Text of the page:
The Lovins assert four points on appeal. The first three points are similar, and claim the trial court “erred to the prejudice of [the Lovins] by erroneously declaring and applying the law in ordering a condemnation of the Childress Cemetery” (1) “in that the Childress Cemetery is the private property of [the Lovins] and its condemnation was taken for the private use of [the Childress petitioners] and was not for the primary benefit of the public” (Point I); (2) “in that [the Childress petitioners] did not constitute ‘the public’ since they were seeking such condemnation for their private use and not for the primary benefit of the public” (Point II); and (3) “in that it was not ‘absolutely necessary’ to condemn or enlarge the Childress Cemetery since it has vacant space for future burials, and [the Childress petitioners] have the right to maintain and access the cemetery both by deed and by [statute].” In their fourth point, the Lovins contend that the trial court erred “by abusing its discretion and erroneously declaring and applying the law in taxing all costs against [the Lovins]” “in that such costs were incurred prior to or at the time of the filing of the report of the commissioners” and are required to be taxed against the Childress petitioners under Rule 86.09.
Standard of Review
As with other court-tried cases, “ ‘the decree or judgment of the trial court will be sustained by the appellate court unless there is no substantial evidence to support it, unless it is against the weight of the evidence, unless it erroneously declares the law, or unless it erroneously applies the law.’ Murphy [v. Carron], 536 S.W.2d [30,] 32 [(Mo. banc 1976)].” Planned Industrial Expansion Authority of Kansas City v. Ivanhoe Neighborhood Council, 316 S.W.3d 418, 423 (Mo. App. W.D. 2010).
Points I, II and III
Because of the similarity of these three points, we address all three together. Each of these points and the accompanying argument are not clearly stated, but we interpret the points to assert that the trial court “erroneously declar[ed] and appl[ied] the law” in that, as a matter of law, the evidence failed to establish essential elements of the Childress petitioners' action to condemn the Childress Cemetery – i.e., that (1) the condemnation was for a public purpose under the Missouri Constitution (Point I), (2) the Childress petitioners “constitute[d] ‘the public’ ” under the statute that describes the “way and manner” for the condemnation (Point II), and (3) the condemnation was “ ‘absolutely necessary’ ” under the statute that describes the “way and manner” for the condemnation (Point III). Cf. Rule 73.01(b) (“After ․ presentation of plaintiff's evidence, the defendant may move by motion for a judgment on the grounds that upon the facts and the law the plaintiff is not entitled to relief.”).3 We reject each of these points because we cannot say the evidence was insufficient as a matter of law to permit the trial court to find or conclude that the Childress petitioners established each of these essential elements.4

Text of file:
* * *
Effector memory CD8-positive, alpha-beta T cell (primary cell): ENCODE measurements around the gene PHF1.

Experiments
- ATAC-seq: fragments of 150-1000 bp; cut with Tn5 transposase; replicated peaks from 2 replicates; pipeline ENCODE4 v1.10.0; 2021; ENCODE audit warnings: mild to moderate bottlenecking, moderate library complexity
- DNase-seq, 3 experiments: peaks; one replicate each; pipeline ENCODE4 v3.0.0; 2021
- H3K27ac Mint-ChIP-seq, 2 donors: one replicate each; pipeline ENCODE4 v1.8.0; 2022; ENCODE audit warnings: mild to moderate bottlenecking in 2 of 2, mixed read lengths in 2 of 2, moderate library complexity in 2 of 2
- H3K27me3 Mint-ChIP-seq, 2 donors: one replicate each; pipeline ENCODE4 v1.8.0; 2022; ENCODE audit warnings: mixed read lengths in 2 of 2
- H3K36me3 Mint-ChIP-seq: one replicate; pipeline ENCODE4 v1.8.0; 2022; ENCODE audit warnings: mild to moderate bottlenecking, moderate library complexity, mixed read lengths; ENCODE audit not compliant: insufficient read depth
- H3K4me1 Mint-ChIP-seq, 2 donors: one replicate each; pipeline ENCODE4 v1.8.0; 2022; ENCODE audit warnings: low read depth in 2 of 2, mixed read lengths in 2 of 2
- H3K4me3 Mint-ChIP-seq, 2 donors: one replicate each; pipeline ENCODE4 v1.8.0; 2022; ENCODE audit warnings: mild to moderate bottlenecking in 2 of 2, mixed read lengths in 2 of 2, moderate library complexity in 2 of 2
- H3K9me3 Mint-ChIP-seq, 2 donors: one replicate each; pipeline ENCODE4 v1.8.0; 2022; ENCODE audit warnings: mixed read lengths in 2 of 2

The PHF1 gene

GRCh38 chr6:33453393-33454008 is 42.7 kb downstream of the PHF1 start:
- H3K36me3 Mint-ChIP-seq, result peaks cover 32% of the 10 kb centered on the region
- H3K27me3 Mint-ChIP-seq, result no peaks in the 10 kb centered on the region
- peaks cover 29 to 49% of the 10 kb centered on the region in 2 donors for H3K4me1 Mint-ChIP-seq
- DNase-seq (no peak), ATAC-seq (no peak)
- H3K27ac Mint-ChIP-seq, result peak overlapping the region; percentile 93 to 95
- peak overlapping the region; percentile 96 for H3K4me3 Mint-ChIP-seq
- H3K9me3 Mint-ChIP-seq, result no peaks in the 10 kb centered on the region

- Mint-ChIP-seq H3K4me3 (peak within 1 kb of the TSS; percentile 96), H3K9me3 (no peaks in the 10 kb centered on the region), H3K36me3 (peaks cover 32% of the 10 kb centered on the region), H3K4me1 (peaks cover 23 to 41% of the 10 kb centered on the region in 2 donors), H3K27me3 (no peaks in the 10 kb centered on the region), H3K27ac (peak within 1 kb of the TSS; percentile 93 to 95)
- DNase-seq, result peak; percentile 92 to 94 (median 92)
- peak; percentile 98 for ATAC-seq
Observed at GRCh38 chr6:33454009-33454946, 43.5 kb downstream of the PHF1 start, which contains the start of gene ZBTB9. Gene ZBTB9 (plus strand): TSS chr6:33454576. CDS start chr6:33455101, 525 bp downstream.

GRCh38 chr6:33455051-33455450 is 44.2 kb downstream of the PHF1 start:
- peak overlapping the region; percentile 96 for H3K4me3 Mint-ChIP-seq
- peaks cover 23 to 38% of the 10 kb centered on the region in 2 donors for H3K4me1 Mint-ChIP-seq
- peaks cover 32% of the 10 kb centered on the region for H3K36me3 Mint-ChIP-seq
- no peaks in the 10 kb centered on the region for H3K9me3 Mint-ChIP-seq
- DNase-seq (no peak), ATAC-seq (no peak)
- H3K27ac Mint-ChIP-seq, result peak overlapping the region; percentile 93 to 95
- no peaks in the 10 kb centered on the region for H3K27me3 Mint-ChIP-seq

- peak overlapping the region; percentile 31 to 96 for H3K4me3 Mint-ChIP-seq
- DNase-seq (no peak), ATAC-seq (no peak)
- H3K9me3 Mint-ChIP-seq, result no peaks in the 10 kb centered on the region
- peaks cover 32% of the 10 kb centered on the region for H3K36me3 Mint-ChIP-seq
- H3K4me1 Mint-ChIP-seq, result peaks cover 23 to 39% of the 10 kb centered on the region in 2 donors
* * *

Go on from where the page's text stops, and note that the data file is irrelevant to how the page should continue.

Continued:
As for public purpose (Point I), the evidence was clear that the Childress Cemetery had been used continuously as a burial ground for over 150 years, and that the Childress petitioners sought to condemn the cemetery for the purpose of continuing its use as a cemetery. The condemnation petition specifically asserted that the “purpose of the taking is to maintain, own, care for and provide the burial grounds in perpetuity for use by the public,” and requested authority to, among other things, “[m]aintain the burial grounds of the cemetery,” “[t]o prepare for future internments [sic],” and “[f]or all other uses normally associated with a burial cemetery.” Larry Childress testified to a similar purpose for the condemnation. The prayer of the condemnation petition requested that the trial court “vest in the public title[ ] to” the Childress Cemetery. In its order of condemnation, the trial court decreed in part that “the property containing the Childress Cemetery and property rights be and stand condemned for the uses and purposes as set out in the Petitioners' Petition,” and entered a judgment that decreed the Childress Cemetery “shall be vested in fee simple title to Webster County.”